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The course is called Programming Algorithms/Data Structures. It is a two-semester course and our only real programming class. All other courses build from these two semesters; for example Operating Systems, Microprocessors, Java programming later on, etc. It's for Computer Science. –  IAE Sep 23 '10 at 20:35
I would try to stay positive and maintain an open mind about it. I know we all wanted to get knee-deep in programming but Computer Science is trying to teach you much more =) –  Bryan Harrington Sep 23 '10 at 20:57
+1 For comment about not judging professors until the class is over. –  Macneil Oct 27 '10 at 0:59

You can certainly ask him in class specific questions about your assignments like 'do you have to return a value there? Can we instead pass by reference?', etc. That might get him thinking about future assignments. But I would never, ever tell him 'you're teaching things wrong'. For two reasons.

One, he's the teacher, and he may actually know and understand a whole lot more about what he's teaching than you, the student, knows and understands. As someone else pointed out, he may be teaching along a progression and have purposes beyond what the young padawan can see.

Two, if you already 'know' whats 'correct' OOP, then what purpose does it serve to 'correct' the instructor other than to appear pedantic?

If you really think he's teaching wrong, then you're appearently a C++ expert already who doesnt need that class, so take the easy A and move on.

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I didn't mean to say that I know everything about OOP. Quite from the contrary. But I do want to at least have the credit to know the difference between OOP in Java and OOP in C++. They are two different styles, and I feel he is teaching us the wrong type of OOP in C++. Besides, I wasn't going to be crass enough to flat out call him wrong; I disagree with his teaching style, not his knowledge or wisdom in the field. Important difference. –  IAE Sep 23 '10 at 20:37
Who are you to decide what the 'right' and 'wrong' styles for him to teach are? There are no concrete 'rights' or 'wrongs' in programming methologies, just opinions. And as they say, 'everyone has one'. You dont like what he's teaching. Join the club. I could say the same for half the classes I took. After college, code however you want. For now, take the easy A. –  GrandmasterB Sep 24 '10 at 4:13
It's been some time, but I have to say that you are right. I shouldn't have been that arrogant to assume I know what correct OOP is. I've been working with this teacher in my Master's project and it's quite clear that his experience and knowledge in larger-scale applications dwarfs whatever I thought I knew. I apologize for my hubris and would like to say thanks Grandmaster, you were exactly right :) –  IAE Dec 12 '12 at 19:29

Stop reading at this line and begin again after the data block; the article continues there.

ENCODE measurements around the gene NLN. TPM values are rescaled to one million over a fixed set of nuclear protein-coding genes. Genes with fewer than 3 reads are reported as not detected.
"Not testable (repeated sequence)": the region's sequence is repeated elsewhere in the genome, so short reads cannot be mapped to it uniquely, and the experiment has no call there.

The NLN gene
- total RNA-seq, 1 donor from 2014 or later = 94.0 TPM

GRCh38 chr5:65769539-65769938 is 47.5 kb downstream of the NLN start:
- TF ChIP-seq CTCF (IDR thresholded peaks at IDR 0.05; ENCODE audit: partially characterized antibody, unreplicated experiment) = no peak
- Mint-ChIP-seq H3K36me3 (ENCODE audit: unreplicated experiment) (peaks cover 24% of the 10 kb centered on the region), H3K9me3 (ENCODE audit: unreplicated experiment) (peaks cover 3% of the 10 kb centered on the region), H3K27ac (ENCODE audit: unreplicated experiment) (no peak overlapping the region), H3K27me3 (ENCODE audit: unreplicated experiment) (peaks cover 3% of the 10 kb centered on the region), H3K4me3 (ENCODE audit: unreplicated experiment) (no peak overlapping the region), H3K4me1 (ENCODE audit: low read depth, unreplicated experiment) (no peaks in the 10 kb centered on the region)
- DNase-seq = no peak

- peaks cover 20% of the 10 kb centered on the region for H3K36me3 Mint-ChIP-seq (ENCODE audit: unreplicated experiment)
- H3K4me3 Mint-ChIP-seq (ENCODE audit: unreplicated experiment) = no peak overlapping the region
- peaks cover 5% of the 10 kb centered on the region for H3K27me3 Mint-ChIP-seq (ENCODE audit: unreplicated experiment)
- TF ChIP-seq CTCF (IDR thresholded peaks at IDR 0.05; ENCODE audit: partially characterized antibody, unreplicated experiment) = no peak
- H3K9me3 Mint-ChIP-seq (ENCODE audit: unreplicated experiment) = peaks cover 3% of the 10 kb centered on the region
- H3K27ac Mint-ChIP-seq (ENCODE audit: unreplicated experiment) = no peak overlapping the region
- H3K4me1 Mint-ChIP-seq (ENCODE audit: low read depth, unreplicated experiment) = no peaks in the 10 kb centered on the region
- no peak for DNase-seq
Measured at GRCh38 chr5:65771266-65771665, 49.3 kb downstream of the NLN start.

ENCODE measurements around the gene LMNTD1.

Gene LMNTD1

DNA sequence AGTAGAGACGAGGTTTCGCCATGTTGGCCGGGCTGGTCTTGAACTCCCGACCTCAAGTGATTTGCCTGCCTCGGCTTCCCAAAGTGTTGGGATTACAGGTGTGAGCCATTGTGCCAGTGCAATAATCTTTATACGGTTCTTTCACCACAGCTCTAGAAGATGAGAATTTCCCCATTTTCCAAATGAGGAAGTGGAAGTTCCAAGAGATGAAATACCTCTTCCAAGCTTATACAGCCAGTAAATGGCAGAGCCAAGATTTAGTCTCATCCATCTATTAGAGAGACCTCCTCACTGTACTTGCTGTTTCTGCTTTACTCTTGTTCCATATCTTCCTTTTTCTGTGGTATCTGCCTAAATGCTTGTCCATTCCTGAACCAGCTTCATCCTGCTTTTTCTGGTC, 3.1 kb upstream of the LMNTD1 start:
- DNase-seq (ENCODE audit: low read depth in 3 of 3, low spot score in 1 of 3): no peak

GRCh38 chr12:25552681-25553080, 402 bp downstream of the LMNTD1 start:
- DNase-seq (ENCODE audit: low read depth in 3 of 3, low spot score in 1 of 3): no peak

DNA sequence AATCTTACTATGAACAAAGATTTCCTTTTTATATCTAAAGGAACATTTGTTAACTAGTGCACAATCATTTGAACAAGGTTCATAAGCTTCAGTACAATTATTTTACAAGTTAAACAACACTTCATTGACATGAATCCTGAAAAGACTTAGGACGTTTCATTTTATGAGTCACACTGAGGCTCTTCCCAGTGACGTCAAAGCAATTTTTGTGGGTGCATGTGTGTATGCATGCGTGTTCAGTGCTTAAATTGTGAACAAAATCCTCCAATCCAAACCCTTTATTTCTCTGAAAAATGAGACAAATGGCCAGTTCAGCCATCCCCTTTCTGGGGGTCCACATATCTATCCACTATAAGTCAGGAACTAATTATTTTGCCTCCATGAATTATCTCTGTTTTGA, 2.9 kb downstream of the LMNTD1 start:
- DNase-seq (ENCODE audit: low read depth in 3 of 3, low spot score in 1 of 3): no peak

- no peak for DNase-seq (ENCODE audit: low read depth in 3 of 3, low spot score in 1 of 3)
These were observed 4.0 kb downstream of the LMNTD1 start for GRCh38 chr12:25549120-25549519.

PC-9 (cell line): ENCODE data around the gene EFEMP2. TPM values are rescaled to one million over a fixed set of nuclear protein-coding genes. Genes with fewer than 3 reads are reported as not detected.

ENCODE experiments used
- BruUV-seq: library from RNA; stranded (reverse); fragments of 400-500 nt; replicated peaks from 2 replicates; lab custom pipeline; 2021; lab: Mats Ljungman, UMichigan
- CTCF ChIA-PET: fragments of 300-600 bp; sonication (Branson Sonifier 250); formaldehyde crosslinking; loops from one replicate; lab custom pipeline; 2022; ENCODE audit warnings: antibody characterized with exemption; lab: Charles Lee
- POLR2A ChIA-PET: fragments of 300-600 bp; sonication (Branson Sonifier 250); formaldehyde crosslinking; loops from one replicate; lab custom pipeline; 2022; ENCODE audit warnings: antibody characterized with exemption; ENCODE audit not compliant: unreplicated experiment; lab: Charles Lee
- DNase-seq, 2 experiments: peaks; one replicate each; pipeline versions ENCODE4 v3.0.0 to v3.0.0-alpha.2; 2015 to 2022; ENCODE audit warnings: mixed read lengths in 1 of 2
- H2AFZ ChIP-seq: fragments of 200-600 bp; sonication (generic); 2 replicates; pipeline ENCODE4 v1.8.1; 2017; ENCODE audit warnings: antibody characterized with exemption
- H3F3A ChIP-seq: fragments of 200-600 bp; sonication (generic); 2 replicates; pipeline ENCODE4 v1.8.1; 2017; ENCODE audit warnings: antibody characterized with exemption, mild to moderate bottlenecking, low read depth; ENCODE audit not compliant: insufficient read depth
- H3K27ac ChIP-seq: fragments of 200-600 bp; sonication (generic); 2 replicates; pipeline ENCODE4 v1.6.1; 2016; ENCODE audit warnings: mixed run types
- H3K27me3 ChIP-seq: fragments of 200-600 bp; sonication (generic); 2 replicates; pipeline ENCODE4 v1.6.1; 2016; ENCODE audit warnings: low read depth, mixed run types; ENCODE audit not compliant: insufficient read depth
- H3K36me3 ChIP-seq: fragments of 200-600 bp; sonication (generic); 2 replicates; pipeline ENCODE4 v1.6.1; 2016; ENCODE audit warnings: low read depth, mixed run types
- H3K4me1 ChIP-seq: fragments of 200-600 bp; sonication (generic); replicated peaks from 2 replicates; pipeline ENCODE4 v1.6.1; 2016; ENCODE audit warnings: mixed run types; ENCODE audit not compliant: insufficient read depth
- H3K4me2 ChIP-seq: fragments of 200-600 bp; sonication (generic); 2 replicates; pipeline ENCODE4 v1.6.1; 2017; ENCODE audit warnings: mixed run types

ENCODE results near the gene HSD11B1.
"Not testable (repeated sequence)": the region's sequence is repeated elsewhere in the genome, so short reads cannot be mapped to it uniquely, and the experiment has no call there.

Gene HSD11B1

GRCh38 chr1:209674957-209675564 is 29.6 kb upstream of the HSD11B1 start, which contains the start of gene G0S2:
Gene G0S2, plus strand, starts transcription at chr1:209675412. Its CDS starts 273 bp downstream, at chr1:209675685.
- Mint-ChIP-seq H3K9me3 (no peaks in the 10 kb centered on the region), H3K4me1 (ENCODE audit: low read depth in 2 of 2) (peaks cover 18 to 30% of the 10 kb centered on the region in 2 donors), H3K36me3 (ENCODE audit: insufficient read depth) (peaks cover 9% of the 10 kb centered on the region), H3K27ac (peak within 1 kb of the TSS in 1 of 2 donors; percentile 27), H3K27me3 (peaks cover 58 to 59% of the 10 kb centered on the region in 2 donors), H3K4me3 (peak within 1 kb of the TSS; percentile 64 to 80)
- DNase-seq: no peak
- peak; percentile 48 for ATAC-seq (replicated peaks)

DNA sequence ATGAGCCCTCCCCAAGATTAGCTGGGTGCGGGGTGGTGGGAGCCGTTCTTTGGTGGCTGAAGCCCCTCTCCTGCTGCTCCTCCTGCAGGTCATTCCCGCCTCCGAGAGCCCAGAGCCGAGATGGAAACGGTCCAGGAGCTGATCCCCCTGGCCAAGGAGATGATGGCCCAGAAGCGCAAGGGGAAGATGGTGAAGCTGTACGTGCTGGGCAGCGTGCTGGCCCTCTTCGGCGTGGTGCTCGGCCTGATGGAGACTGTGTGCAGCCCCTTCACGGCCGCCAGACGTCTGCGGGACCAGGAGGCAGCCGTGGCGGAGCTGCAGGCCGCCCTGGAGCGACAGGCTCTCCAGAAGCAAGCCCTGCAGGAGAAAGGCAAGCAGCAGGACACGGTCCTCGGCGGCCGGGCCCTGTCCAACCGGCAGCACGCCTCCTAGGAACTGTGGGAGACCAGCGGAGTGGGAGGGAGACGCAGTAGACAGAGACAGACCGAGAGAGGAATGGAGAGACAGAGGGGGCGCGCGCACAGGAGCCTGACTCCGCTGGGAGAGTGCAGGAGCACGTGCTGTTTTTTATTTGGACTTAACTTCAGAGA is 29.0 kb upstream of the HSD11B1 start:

Talk with him about how you feel after class and see if you can find out why he's giving such homework assignments. It could be that he thinks some concepts are too advanced for his students, or that he has to stick with some school-mandated program. Try to use terms such as "I feel..." or "I think ..." rather then "You are..." or "This is..."

I've had both cases in the past... some assignments were because the teacher was just trying to get his entire class to pass and some where just following the program guide they were given. By talking to him you can let him know that some of his students are intelligent enough to grasp more advanced concepts, and that they want to learn them.

I'm not sure if you're attending a for-profit or non-profit school but that also matters. From my experience, for-profit schools will generally do more to make sure their students are happy and if the majority of the class feels he is a bad teacher and not listening to what you're saying, you can file a complaint with the school about it.

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Is there any way I can tell my teacher to try and give better assignments in a more C++ style environment without possibly raising his ire?

What do you hope to achieve from doing this? Do you expect him to say "Whoa, you're right, SoulBeaver, I don't know what I'm doing, I'll change my curriculum?"

Your actual goal here if "How do I make my prof be better?" is not a realistic one.

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Thanks Andy, my thoughts exactly. –  Macneil Oct 27 '10 at 1:01